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This study examined the effect of adopting crop diversification on nutrition outcomes of smallholder households in southwestern and northern Uganda. We constructed three models of correlates of household dietary diversity, minimum dietary diversity for women, and stunting of children aged 6–59 months. A 3-year panel multi-topic dataset collected in 2012, 2014 and 2016 by USAID’s Feed the Future Innovation Lab for Nutrition in southwestern and northern Uganda was utilized. Crop diversification was found to be positively and strongly associated with household dietary diversity, and with the probability of achieving the minimum dietary diversity for women. There was no clear association found between crop diversification and child stunting. The findings imply that an integrated approach that simultaneously addresses increasing both crop and livestock diversification, access to improved farm production technologies, access to nutrition information, and increasing opportunities to do off-farm work should be adopted in order to improve the nutrition of farm households in Uganda.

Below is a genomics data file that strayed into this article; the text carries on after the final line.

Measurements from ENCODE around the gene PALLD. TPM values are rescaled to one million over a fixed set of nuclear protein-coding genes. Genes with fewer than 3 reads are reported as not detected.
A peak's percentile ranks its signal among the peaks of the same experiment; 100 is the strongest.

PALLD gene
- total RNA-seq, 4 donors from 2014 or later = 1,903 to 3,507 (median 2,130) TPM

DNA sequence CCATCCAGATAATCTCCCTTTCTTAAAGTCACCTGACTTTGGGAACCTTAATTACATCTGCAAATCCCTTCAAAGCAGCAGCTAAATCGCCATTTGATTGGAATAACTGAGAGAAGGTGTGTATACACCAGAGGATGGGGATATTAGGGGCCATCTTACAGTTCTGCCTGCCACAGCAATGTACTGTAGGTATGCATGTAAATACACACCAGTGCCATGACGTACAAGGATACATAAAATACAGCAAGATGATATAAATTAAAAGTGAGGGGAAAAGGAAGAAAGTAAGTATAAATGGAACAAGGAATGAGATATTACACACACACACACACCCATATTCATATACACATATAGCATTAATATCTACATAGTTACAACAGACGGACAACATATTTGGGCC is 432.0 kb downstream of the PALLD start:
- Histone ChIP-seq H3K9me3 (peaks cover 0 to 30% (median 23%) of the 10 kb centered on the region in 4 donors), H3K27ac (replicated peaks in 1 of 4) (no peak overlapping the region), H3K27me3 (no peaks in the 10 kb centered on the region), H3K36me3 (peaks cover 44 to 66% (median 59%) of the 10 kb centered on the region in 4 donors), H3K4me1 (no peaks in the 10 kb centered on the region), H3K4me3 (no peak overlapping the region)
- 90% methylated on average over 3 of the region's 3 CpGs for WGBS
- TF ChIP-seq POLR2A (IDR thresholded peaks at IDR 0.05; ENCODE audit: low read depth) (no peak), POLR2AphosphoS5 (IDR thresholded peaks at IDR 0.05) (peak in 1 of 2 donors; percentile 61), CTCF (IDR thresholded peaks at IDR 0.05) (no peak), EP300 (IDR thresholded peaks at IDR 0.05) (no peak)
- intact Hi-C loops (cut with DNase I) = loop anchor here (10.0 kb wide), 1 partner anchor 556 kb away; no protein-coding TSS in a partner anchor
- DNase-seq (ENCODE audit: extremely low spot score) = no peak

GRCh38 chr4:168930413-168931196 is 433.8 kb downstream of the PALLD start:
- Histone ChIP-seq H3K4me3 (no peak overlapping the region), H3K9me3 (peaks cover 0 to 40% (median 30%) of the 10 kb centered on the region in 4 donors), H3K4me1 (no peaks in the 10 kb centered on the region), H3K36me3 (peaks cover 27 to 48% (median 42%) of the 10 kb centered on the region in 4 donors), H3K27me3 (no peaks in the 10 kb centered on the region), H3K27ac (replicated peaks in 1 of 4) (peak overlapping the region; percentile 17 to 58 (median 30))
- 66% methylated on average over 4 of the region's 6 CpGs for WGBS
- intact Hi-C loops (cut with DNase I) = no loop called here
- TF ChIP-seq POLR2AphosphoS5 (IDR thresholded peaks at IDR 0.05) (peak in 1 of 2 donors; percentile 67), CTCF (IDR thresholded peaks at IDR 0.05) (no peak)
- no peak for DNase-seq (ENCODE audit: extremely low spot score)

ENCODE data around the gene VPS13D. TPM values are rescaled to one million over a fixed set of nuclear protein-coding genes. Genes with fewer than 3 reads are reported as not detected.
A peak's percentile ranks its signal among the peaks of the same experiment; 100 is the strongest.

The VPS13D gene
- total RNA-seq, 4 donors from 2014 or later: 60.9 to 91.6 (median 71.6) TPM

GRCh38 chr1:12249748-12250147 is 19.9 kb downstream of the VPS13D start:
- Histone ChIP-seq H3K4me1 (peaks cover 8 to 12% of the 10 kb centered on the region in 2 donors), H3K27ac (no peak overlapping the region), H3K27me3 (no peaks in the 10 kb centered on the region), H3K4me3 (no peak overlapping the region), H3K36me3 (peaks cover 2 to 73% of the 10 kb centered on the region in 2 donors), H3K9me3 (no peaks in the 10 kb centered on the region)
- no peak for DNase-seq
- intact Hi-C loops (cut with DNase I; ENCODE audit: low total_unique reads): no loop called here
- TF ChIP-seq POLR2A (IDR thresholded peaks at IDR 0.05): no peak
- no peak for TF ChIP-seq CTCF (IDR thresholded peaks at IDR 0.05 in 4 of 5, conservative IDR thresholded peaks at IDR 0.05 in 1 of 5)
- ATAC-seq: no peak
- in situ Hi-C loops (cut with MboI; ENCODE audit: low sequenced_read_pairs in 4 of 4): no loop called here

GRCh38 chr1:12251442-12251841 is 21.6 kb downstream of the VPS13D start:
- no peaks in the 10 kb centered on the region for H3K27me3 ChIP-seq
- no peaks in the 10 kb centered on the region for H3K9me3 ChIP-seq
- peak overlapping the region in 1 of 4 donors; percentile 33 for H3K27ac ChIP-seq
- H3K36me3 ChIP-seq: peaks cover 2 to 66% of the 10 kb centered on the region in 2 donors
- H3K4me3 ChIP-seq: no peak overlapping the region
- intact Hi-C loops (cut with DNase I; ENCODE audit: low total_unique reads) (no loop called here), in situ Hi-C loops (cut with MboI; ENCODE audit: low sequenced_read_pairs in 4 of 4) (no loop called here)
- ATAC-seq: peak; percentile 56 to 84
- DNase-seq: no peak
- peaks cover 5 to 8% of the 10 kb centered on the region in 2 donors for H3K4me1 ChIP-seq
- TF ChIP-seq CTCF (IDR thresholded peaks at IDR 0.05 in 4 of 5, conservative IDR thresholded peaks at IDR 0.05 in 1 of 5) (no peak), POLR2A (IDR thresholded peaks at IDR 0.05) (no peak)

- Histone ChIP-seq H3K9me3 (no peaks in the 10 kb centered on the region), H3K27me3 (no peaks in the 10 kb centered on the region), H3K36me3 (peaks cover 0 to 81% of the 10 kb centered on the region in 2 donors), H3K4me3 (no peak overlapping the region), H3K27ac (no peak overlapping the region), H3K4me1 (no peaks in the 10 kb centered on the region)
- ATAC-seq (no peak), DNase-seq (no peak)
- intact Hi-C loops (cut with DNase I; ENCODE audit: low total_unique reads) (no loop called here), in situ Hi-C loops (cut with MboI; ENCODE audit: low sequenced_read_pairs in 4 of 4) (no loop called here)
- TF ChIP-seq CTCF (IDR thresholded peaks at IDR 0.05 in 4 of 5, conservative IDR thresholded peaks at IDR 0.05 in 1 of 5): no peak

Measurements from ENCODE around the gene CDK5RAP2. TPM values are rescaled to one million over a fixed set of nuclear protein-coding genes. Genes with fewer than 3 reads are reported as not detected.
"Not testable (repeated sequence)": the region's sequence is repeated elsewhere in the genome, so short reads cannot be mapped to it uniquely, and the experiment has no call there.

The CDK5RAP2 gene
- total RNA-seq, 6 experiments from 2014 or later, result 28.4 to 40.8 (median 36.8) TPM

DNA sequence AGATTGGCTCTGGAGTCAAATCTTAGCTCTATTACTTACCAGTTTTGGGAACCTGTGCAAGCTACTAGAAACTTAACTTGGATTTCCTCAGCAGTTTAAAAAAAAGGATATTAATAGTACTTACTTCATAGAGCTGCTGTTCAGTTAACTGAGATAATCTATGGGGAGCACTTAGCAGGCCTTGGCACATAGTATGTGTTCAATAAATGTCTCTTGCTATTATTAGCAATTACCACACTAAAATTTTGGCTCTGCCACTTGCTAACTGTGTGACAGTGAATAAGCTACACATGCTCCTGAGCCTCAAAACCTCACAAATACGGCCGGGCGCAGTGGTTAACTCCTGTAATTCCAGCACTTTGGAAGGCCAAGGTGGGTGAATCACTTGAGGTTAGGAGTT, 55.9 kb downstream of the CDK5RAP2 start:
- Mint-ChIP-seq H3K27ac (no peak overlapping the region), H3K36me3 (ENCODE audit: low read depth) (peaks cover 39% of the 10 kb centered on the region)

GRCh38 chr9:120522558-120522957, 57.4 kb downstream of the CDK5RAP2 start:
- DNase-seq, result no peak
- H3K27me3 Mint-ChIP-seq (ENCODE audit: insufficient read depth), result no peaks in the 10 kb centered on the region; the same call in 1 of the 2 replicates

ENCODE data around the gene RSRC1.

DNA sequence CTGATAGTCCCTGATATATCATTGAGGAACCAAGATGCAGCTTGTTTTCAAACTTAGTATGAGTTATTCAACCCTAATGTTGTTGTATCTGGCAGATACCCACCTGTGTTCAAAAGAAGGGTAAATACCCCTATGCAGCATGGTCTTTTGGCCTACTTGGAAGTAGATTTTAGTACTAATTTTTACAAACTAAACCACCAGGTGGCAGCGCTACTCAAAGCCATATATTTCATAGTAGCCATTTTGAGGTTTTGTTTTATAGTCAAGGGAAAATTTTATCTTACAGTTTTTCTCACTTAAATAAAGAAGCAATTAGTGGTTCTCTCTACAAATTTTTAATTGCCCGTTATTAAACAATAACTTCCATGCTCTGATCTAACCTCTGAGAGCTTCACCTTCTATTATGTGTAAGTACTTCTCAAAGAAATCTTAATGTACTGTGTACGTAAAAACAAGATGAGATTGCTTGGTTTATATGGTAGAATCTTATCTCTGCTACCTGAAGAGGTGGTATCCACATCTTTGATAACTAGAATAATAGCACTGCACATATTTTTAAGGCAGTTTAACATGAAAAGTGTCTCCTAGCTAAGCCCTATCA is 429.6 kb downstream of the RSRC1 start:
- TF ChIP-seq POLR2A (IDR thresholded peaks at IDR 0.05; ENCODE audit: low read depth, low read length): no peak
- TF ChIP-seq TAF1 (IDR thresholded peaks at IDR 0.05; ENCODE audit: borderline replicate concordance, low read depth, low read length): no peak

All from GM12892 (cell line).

Key words: Crop diversification, dietary diversity, stunting, panel data, Uganda
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